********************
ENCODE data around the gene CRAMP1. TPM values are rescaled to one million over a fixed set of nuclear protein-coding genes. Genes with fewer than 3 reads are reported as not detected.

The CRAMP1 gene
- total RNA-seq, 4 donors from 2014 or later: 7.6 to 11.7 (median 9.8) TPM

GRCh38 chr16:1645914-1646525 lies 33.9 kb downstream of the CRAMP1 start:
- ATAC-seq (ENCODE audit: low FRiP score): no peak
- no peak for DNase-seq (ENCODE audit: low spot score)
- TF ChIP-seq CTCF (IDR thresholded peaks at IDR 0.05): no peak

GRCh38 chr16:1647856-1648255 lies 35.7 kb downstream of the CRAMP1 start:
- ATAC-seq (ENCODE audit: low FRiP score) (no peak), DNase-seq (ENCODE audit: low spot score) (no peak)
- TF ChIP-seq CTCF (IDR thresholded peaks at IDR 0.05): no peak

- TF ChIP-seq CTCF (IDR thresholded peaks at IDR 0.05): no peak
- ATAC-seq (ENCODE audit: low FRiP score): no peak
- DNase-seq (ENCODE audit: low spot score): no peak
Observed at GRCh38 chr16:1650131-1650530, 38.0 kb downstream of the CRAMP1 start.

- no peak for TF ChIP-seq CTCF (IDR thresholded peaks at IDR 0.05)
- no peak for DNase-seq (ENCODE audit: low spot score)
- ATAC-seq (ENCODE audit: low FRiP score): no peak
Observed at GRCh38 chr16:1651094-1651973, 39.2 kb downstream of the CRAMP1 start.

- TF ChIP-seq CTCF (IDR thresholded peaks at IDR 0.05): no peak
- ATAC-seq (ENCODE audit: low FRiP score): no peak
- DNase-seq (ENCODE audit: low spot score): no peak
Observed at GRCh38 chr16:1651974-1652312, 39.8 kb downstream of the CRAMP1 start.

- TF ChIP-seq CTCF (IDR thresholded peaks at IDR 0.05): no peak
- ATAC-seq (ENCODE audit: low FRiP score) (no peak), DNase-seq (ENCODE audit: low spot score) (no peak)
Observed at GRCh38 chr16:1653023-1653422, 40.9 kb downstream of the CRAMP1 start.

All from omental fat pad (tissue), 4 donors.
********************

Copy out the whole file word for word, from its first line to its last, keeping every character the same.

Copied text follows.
ENCODE data around the gene CRAMP1. TPM values are rescaled to one million over a fixed set of nuclear protein-coding genes. Genes with fewer than 3 reads are reported as not detected.

The CRAMP1 gene
- total RNA-seq, 4 donors from 2014 or later: 7.6 to 11.7 (median 9.8) TPM

GRCh38 chr16:1645914-1646525 lies 33.9 kb downstream of the CRAMP1 start:
- ATAC-seq (ENCODE audit: low FRiP score): no peak
- no peak for DNase-seq (ENCODE audit: low spot score)
- TF ChIP-seq CTCF (IDR thresholded peaks at IDR 0.05): no peak

GRCh38 chr16:1647856-1648255 lies 35.7 kb downstream of the CRAMP1 start:
- ATAC-seq (ENCODE audit: low FRiP score) (no peak), DNase-seq (ENCODE audit: low spot score) (no peak)
- TF ChIP-seq CTCF (IDR thresholded peaks at IDR 0.05): no peak

- TF ChIP-seq CTCF (IDR thresholded peaks at IDR 0.05): no peak
- ATAC-seq (ENCODE audit: low FRiP score): no peak
- DNase-seq (ENCODE audit: low spot score): no peak
Observed at GRCh38 chr16:1650131-1650530, 38.0 kb downstream of the CRAMP1 start.

- no peak for TF ChIP-seq CTCF (IDR thresholded peaks at IDR 0.05)
- no peak for DNase-seq (ENCODE audit: low spot score)
- ATAC-seq (ENCODE audit: low FRiP score): no peak
Observed at GRCh38 chr16:1651094-1651973, 39.2 kb downstream of the CRAMP1 start.

- TF ChIP-seq CTCF (IDR thresholded peaks at IDR 0.05): no peak
- ATAC-seq (ENCODE audit: low FRiP score): no peak
- DNase-seq (ENCODE audit: low spot score): no peak
Observed at GRCh38 chr16:1651974-1652312, 39.8 kb downstream of the CRAMP1 start.

- TF ChIP-seq CTCF (IDR thresholded peaks at IDR 0.05): no peak
- ATAC-seq (ENCODE audit: low FRiP score) (no peak), DNase-seq (ENCODE audit: low spot score) (no peak)
Observed at GRCh38 chr16:1653023-1653422, 40.9 kb downstream of the CRAMP1 start.

All from omental fat pad (tissue), 4 donors.